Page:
The Arctic is undergoing environmental, social, cultural, economic and political changes that are in many ways interlinked. In some places, the changes are very fast and big.
Changes in the Arctic are linked to global developments. An integrated global economy, climate change and pollution threaten Arctic nature, affecting the living conditions of the region and, for example, the livelihoods based on nature. On the other hand, economic development can also open up new opportunities for the people of the area.
Amidst these changes, it is important to ensure the ecological, economic, cultural and social sustainability of the Arctic. Ecological sustainability means safeguarding ecosystems and preserving biodiversity. Economic, social and cultural sustainability focus on promoting people's well-being.
Arctic fox puppies in Yamal, Russia. Photo: Bruce Forbes
Indigenous species in difficulty
Plants and animals respond differently to climate change, ranging from rapid reactions to slower adaptation. Rapid reactions include, for example, behavioural changes and slower adaptation includes, for example, changes in reproduction.
Many species living in the Arctic have adapted to harsh living conditions in a way that limits their response to climate change and other environmental changes. For example, low-growing Arctic plants are easily overshadowed by higher species spreading further south, and the small-sized Arctic fox (Vulpes lagopus) does not survive the fox spreading from the south. As new species move from the south to the north, the indigenous species in the region are in difficulty. Terrestrial flora and fauna cannot move much further north because they are facing the Arctic Ocean.
The number of birds is decreasing alarmingly in the Arctic regions. A connection between so-called greening of Arctic regions and increased bird nest predation has been found in a study done in Finnmark, Northern Norway. One leading hypothesis why birds migrate to Arctic is the lower predation risk compared to southern regions
With global warming, migratory birds will arrive in their Arctic nesting grounds earlier. Spring migration - especially of first-time migrants - has also been brought forward in Lapland in recent decades. Diurnal butterflies are occurring further north in Finland: their distribution area has moved north on an average 60 kilometres in a decade. For example, the silver-washed fritillary (Argynnis paphia) used to occur mainly in south-eastern Finland, but now it occurs all the way up to Rovaniemi.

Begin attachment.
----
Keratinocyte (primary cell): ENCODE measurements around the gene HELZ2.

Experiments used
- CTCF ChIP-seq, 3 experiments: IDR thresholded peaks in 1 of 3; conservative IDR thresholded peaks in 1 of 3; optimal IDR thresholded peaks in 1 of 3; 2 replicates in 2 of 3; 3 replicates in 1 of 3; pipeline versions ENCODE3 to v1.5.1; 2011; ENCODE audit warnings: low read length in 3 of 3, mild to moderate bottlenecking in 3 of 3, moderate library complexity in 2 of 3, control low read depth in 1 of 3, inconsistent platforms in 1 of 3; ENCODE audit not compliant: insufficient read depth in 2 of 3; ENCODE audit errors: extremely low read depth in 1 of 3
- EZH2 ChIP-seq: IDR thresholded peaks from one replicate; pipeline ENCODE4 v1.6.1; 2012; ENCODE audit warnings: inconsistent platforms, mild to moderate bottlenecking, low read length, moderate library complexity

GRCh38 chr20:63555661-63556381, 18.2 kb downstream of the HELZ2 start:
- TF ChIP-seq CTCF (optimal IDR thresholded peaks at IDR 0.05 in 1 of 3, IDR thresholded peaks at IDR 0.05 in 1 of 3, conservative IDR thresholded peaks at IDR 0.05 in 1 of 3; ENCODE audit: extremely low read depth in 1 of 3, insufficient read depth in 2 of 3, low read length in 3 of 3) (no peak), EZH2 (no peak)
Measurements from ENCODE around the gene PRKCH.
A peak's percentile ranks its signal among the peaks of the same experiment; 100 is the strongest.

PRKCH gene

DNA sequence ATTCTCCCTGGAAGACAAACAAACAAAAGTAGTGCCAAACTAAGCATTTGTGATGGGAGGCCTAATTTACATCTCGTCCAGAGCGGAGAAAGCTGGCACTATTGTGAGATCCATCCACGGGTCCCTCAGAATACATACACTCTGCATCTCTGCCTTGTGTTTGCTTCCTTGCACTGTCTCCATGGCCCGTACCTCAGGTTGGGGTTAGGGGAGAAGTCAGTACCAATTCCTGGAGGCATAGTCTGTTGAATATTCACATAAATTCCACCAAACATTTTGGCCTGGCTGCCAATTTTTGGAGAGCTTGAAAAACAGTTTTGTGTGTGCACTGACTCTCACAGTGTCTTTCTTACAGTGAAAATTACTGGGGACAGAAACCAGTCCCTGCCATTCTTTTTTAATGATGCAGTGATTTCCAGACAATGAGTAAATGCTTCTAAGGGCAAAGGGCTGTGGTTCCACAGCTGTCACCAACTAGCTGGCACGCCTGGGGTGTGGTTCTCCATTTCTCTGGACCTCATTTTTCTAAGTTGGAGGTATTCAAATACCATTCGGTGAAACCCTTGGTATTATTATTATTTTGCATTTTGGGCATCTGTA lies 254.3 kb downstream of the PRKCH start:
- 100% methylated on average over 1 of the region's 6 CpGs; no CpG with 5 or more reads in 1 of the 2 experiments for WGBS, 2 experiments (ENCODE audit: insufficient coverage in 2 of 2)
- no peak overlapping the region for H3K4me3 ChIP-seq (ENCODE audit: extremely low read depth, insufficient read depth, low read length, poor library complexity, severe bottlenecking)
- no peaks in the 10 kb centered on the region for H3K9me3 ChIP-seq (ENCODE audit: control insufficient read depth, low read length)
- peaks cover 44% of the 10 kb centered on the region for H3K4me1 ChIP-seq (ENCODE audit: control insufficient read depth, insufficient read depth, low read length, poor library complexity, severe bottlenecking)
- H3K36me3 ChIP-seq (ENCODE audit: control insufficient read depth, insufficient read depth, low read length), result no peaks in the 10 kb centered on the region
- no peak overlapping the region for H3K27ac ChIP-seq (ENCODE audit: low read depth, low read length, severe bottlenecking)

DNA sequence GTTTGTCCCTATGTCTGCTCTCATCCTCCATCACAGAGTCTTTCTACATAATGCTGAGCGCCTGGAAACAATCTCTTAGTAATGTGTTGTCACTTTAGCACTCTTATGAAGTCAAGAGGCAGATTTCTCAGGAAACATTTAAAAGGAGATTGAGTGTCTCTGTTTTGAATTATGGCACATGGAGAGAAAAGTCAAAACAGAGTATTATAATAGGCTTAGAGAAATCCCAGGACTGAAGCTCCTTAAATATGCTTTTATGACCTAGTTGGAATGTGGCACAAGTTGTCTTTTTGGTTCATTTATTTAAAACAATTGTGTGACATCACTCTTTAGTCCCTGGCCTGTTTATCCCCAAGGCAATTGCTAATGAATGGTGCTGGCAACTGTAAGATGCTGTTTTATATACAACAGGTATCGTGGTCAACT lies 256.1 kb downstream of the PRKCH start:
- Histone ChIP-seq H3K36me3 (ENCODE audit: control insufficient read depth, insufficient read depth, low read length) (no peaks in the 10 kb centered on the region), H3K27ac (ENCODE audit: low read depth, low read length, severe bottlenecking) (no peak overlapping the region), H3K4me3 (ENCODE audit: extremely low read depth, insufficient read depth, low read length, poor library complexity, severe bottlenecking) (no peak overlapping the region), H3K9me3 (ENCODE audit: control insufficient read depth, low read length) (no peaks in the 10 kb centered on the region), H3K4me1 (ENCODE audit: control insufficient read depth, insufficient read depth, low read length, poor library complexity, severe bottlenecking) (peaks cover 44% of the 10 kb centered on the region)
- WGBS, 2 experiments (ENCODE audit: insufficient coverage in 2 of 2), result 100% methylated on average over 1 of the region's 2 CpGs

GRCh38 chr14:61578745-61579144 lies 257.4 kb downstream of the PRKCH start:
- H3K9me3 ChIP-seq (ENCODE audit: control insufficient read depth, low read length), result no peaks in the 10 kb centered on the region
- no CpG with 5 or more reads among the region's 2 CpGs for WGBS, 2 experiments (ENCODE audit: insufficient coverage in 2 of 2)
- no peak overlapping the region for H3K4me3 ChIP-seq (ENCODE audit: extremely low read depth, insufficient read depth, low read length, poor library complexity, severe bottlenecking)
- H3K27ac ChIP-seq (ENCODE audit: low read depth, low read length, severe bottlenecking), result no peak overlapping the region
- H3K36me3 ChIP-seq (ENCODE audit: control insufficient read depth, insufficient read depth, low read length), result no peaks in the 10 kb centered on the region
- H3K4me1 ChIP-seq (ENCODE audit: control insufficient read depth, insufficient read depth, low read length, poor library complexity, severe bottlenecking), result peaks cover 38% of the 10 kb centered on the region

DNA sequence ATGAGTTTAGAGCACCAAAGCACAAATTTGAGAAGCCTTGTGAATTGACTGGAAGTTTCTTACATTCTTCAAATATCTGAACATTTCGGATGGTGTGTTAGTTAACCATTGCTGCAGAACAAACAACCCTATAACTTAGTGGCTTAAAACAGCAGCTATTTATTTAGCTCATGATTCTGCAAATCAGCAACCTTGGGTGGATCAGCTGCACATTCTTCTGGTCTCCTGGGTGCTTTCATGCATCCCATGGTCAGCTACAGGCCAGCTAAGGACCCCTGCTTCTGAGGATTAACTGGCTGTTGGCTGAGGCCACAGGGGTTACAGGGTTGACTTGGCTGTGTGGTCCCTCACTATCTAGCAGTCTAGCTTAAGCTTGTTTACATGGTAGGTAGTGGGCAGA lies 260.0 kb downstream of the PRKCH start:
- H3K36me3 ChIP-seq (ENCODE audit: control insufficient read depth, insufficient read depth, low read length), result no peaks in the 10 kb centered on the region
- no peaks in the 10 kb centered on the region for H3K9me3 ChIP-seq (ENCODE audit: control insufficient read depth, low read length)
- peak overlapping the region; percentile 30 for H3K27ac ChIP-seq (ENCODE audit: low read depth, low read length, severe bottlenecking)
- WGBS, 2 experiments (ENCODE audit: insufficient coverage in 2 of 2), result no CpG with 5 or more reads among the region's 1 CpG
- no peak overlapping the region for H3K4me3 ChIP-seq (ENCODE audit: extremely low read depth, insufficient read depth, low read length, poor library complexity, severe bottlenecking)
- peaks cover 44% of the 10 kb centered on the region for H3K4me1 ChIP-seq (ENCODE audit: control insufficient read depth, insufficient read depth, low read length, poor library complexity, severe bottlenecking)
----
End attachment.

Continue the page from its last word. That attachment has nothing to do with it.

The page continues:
Above zero temperatures and rainfall in winter cause icy layers in the snow. They make it difficult for reindeer to feed, which increases their mortality. The number of wild reindeer and caribou (Rangifer tarandus) have fallen by 50 % in 20 years (Arctic Climate Change Update 2019).
The polar bear has adapted to life in the cold. Photo: Peter Prokosch, , www.grida.no
The symbol of climate change
Although many animals are affected by climate change, the polar bear (Ursus maritimus), has become a symbol of climate change because its life is threatened by climate change. The polar bear only occurs in the Arctic.
The polar bear's most important habitat is sea ice, where it preys on seals throughout the year. Changes in the predation and ice conditions affect the feeding, movement and reproduction of polar bears. Changes in snow conditions, for their part, affect the breeding conditions of polar bears.
- The Arctic is warming three times faster than the global average (AMAP Arctic Climate Change Update 2021).
- The ozone-depleting substances (ODS) have been an important factor for the rapid warming of the Arctic (Nature Climate Change 2020). That’s because they have a very strong greenhouse warming effect, not due to the ozone hole they cause. Climate model indicators shows that, when ODS are kept fixed during the period 1955-2005, the warming of the Arctic would be only half to what it is now.
- Global warming will have a major impact on life Earth.
- Global warming will facilitate access to Arctic natural resources and sea routes.
Extensive areas of the Arctic are covered with snow, ice and permafrost throughout the year. As the climate warms, the snow and ice cover area shrink and the permafrost area shrinks, which in turn accelerates global warming. Arctic air temperatures have risen by an average of 3.1°C between 1971 and 2019. Temperatures have risen especially in winter. (Arctic Climate Change Update 2021).
Snow reflects solar radiation. Photo: Risto Viitanen
Sea ice is decreasing
The Arctic Ocean is only about 3 percent of the world's oceans, but accounts for about 14 percent of the carbon capture of the seas in the world. To date, little is known about the effects of the decrease of sea ice on carbon cycle. (see Finnish Environment Institute). Sea ice levels have fallen by 43 % since 1979 if you make the comparisons in September, when sea ice is at its lowest (Arctic Climate Change Update 2021).